Friday, August 29, 2008

Teen Called "To Grow in Holiness"

Here, from The Catholic Globe out of Sioux City, IA, is an article in its entirety:

By KARA KOCZUR, Globe staff reporter (Email Kara

At 19 years of age, to the world, Emily Morse has her whole life ahead of her. She has time to travel, time to date and time to just “do whatever.” But, that’s not what she wants.

She wants to be a nun.

Not only does she want to be a nun, but she believes God is calling her to be one. Yet, this lively and energetic girl has encountered skeptics.

“A lot of times I’ll get, ‘Wow, you’re just finishing your freshman year of college. Don’t you want to see a little more of the world? Aren’t you afraid of giving up marriage?’” Morse said.

Her answer is simply “no.”

“If God is calling me to do something then I want to do that one thing,” said Morse, a parishioner at St. John the Baptist in Bancroft. “To grow in holiness, that’s what I want to do. So, why put that off by trying to entertain myself with a life God didn’t call me to? He called me first to be a sister.”

Morse will be entering the Sisters of St. Francis of the Martyr of St. George on Sept. 8, the feast of the Nativity of Mary. She will be entering at their motherhouse in Alton, Ill. Throughout the United States, 122 sisters belong to the community, whose two main charisms are nursing and teaching, both which Morse said she loves.

“I was drawn to the order by their life of prayer and service, their very good balance between the both of them, and just their joyous spirituality there,” she said.

Morse, who would have been going into her sophomore year at Iowa State, will only be allowed to bring with her necessities for life, such as a coat and hat, and a few meaningful religious items.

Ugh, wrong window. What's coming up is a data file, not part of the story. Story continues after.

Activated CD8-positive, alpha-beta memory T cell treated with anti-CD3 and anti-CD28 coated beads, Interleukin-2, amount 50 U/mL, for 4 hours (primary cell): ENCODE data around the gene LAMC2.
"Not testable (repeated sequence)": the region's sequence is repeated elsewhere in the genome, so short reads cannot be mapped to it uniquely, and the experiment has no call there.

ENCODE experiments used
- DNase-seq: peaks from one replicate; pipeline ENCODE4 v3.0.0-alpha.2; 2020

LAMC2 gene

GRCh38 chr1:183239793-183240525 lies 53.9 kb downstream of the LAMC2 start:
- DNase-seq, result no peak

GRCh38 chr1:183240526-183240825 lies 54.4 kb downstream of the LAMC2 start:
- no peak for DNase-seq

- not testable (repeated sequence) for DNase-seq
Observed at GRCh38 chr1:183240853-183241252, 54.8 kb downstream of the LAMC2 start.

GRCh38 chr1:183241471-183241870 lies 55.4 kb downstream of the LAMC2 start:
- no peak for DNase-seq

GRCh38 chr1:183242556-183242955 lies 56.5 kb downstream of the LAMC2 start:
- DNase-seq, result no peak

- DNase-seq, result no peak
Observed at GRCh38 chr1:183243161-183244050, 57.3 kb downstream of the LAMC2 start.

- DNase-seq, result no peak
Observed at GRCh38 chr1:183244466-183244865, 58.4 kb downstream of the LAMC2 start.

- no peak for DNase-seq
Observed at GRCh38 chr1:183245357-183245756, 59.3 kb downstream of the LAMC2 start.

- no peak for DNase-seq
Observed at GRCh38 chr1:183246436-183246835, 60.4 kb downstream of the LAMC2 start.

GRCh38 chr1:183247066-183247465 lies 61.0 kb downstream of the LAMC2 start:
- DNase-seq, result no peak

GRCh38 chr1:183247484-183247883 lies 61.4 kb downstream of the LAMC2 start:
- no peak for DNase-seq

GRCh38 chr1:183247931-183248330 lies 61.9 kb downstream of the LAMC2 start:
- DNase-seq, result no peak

Her first year of life at the convent will be her postulancy, where she will be mainly working with the community at a daycare, hospital or at the convent. During this time, Morse will wear a jumper instead of a habit and veil.

“It’s a year of discernment and immersing yourself in the life of these specific sisters of that Franciscan lifestyle,” she said.

At the end of her postulancy, Morse will receive the habit, white veil and religious name. The next two years will be her novitiate, after which she will make first vows and enter her juniorate, which lasts another four to six years. At this point Morse will be sent to school for either teaching or nursing, though she hopes nursing. From the time she enters, it will take about eight years before she is a fully professed sister.

The call

The religious life has always been very attractive to her, Morse said, but it was in high school that she began to take that attraction more seriously. She began to visit different communities, like the Missionaries of Charity, to get a feel for religious life. Morse said that was when she began to think she could live that life, and that God wanted her to live it.

“It was through prayer that I discovered that call initially, but through visiting the sisters and seeing how joyous they were and finding I could be myself there, . . .that was the moment that I knew this is it,” she said.

As a religious sister, Morse is giving herself to Christ as his bride, as a sign of the full communion she’ll have with him in heaven, she said.